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The problem with supporting the Wallabies

Supporting the Wallabies is a bittersweet decision. While you can have moments of euphoric elation, these are often interspersed with crushing defeats or insipid performances.

On Saturday night I started writing this article sitting at the SCG, with a grand view of the field. The players had finished warming up and the marching band duel had begun with great enthusiasm, perhaps a sign of what was ahead.

Flames rose around the stadium as 43,000-plus fans filtered to their seats.

Despite the view and the occasion, I was wracked with nerves.

Why the butterflies?

Since Eddie Jones took the reins of England rugby, they had won eight in a row. The 2016 home defeat was particularly crushing, with Michael Cheika and his team being outplayed and outsmarted at every turn.

Despite winning the series opener in Perth, the Wallabies were manhandled in the first half in Brisbane. Gifting a 19-0 lead to England was never going to lead to success.

This is where the butterflies flutter thick and fast. Yes, we won the match in Perth. But our previous encounters were a 32-15 defeat at Twickenham last year and the crushing 40-16 demolition in the quarter-final of the 2019 World Cup.

I’m scared that we’re going to lose. Again. To England. To a smug Eddie Jones with that smirk on that face.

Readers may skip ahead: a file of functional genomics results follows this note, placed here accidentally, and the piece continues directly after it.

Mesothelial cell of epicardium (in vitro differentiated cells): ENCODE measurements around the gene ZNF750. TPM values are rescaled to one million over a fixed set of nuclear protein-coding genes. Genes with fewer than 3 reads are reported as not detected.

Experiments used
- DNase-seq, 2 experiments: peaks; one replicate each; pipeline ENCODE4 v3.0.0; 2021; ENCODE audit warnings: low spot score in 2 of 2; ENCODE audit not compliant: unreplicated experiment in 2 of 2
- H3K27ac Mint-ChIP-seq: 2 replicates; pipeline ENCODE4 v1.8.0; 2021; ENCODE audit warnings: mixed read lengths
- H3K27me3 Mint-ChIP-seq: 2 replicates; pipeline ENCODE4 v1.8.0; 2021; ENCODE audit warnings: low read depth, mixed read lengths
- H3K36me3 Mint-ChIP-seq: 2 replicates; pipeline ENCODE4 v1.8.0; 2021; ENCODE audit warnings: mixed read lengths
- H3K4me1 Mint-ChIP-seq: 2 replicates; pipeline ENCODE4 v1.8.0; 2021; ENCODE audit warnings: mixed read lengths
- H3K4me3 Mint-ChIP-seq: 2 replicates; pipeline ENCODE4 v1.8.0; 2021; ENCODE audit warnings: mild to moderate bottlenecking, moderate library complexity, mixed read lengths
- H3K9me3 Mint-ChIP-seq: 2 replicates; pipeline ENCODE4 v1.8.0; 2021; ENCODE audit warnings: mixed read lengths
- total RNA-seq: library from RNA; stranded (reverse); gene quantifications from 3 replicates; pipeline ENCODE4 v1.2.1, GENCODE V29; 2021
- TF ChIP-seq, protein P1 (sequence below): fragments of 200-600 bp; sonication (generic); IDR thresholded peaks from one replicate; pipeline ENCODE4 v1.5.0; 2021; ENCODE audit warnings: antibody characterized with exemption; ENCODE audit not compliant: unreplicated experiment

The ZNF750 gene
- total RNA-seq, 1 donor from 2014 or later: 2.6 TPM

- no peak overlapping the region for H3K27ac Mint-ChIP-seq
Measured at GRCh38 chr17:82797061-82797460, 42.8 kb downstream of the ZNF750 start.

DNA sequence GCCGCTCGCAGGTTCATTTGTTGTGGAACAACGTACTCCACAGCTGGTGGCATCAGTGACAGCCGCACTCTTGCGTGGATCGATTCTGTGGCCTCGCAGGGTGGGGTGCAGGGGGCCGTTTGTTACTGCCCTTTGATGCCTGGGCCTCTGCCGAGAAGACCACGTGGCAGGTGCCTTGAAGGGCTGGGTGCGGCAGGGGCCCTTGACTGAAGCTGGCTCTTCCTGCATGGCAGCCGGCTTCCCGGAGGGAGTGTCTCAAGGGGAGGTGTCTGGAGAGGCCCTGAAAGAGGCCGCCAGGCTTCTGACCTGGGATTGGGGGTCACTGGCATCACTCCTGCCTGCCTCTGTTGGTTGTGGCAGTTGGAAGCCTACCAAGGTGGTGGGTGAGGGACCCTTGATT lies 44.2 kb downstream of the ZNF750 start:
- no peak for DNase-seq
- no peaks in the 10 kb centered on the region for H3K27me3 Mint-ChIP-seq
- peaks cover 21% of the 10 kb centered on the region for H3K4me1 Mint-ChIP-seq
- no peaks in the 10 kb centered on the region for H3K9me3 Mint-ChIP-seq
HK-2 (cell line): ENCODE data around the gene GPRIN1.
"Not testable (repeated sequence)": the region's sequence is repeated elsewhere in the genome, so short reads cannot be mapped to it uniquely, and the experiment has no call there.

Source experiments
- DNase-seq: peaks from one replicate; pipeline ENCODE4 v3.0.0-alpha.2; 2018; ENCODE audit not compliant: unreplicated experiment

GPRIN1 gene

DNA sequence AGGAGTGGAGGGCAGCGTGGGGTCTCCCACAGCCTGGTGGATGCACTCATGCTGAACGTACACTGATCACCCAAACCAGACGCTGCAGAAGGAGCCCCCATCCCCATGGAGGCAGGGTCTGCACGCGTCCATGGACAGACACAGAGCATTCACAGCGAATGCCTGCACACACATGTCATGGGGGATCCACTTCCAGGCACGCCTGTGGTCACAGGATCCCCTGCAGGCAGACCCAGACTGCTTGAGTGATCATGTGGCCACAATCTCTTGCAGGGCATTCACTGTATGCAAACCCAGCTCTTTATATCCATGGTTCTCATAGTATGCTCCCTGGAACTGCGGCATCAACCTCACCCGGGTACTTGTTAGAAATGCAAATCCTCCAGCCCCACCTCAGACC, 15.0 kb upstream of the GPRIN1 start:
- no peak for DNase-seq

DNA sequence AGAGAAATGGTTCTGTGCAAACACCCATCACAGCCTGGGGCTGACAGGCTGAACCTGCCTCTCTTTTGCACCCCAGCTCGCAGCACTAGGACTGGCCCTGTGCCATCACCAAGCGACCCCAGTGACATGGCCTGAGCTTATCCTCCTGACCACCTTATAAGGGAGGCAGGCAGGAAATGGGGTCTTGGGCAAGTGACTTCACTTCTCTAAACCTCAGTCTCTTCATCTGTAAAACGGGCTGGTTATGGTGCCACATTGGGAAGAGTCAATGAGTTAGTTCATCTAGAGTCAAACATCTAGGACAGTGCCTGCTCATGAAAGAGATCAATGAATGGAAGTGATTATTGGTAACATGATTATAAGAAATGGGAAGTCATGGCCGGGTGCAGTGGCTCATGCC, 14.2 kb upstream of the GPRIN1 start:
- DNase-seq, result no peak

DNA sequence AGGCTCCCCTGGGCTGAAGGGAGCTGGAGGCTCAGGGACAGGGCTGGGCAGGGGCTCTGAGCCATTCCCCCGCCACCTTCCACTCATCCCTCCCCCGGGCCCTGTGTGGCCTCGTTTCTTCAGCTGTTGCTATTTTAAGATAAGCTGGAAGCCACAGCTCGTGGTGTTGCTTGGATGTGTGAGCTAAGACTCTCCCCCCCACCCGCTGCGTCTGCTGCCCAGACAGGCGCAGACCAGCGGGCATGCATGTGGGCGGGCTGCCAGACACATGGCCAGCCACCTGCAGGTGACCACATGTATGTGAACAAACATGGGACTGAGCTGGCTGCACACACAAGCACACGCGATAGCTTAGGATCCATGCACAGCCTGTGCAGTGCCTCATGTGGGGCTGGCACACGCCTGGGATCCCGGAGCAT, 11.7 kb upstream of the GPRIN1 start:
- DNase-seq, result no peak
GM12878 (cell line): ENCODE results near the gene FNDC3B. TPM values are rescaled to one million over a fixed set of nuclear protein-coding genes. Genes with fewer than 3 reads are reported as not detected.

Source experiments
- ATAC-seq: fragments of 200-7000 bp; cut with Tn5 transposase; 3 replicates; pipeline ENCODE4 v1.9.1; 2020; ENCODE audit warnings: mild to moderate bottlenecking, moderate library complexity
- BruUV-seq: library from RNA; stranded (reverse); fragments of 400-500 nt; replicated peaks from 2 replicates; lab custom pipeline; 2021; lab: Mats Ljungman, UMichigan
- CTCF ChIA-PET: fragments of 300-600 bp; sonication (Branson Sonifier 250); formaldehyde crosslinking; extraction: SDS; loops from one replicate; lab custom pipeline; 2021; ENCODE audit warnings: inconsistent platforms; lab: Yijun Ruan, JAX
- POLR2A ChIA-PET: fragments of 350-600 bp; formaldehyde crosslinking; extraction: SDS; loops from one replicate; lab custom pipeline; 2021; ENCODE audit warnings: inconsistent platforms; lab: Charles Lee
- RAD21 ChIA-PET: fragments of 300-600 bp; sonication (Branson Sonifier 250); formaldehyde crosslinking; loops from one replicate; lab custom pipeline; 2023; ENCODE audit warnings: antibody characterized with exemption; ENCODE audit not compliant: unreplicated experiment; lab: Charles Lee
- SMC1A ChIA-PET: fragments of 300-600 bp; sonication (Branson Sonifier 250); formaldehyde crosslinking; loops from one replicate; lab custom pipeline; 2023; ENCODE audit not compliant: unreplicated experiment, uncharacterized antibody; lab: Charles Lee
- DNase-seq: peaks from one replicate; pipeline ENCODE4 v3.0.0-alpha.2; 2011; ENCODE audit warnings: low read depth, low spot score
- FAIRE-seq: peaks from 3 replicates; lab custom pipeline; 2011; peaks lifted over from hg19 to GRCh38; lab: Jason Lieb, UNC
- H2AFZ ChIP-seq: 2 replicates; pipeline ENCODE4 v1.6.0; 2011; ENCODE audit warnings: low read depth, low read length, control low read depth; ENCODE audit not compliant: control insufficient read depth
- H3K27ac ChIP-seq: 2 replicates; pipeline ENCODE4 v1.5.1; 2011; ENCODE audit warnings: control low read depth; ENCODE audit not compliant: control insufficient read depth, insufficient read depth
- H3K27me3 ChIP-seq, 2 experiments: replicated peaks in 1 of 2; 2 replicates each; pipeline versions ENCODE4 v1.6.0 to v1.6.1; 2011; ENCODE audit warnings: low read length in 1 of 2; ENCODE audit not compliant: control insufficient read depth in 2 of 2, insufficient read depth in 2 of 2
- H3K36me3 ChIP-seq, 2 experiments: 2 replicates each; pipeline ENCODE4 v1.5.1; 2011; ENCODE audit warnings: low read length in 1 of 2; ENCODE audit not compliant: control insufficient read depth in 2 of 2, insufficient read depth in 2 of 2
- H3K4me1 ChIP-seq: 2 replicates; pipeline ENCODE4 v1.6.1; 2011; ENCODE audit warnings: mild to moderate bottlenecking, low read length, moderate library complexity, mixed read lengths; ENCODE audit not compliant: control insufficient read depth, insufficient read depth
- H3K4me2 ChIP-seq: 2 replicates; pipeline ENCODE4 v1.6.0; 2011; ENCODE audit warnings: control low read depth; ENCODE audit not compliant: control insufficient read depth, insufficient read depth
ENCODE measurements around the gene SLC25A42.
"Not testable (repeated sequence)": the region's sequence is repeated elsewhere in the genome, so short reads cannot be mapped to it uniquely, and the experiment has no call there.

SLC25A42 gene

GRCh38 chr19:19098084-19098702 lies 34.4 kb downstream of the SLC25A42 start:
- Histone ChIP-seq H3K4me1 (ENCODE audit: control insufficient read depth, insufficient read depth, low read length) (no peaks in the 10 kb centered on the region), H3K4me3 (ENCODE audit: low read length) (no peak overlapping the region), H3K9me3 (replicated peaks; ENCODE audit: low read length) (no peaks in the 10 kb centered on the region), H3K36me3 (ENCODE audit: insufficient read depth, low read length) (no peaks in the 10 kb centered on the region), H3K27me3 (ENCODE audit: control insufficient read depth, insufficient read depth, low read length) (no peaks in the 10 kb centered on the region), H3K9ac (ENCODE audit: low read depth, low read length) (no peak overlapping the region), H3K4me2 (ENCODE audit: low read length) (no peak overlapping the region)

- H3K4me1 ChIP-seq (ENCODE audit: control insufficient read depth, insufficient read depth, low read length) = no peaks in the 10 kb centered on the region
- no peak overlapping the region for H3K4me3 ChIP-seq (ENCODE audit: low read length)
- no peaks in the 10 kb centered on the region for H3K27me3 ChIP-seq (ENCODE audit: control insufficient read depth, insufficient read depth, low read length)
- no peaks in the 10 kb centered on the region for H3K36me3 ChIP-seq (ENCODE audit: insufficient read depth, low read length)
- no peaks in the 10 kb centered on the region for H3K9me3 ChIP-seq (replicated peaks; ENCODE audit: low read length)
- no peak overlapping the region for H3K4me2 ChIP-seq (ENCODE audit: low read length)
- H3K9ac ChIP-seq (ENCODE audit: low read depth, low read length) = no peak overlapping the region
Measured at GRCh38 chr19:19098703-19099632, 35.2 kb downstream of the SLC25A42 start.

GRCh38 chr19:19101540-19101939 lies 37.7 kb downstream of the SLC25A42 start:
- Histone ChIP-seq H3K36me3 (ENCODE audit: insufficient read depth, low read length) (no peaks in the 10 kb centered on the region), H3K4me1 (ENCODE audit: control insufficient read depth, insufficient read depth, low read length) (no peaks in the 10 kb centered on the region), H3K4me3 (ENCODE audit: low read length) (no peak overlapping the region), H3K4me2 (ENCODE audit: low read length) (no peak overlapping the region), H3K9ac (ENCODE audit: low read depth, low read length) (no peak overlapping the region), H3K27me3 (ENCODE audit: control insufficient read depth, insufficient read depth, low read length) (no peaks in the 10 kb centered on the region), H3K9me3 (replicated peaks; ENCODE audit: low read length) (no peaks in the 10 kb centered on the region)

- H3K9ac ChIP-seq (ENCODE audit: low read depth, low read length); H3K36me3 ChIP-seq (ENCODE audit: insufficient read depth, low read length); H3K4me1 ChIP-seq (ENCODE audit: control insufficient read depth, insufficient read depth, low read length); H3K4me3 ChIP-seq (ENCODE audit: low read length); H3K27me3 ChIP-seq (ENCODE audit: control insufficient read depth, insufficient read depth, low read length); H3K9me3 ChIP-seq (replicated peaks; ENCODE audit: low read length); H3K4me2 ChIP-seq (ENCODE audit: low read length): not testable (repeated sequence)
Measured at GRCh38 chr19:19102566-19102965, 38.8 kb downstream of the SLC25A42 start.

My heart can’t handle that.

England coach Eddie Jones arrives for an England squad training session at Coogee Oval on July 12, 2022 in Sydney, Australia. (Photo by Mark Evans - RFU/The RFU Collection via Getty Images)

The smirk in question (Photo by Mark Evans – RFU/The RFU Collection via Getty Images)

Eddie has just left the media room. The smirk was everything I was worried about.

“The result is always important, but the development of the team is what’s important… we’re developing a team for the World Cup,” says the victorious coach.

To be fair, he deserves the smirk.

The criticism levelled his way after the defeat in Perth was unwarranted. He’s always said he has a direction for his England team. Last week, they were a battering ram. This week, England were good enough to take the minimal opportunities presented to them by a wasteful Wallabies team.

The wastefulness, the choices to go for the corner rather than take points, the incredible ‘what if’ moments such as Frost’s charge down. They stack together as ongoing frustrations for fans of the green and gold.

“We weren’t clinical enough… at this level we have to take our opportunities,” said Dave Rennie post-game.

For the last 10 years, the Wallabies have been near enough but not good enough. They give you hope, that tantalising taste of success that makes you crave more, only for your mouth to be filled with ash in our eventual defeat.

I trust Rennie. Calls for his replacement are ridiculous and short-sighted.

His guidance and stability is a welcome change from the Cheika era.

I also believe in the players. I believe they’re capable of consistent performance above and beyond what we’ve seen.

I strongly believe they can match the hope and expectations that we as fans have for them.

Argentina awaits.

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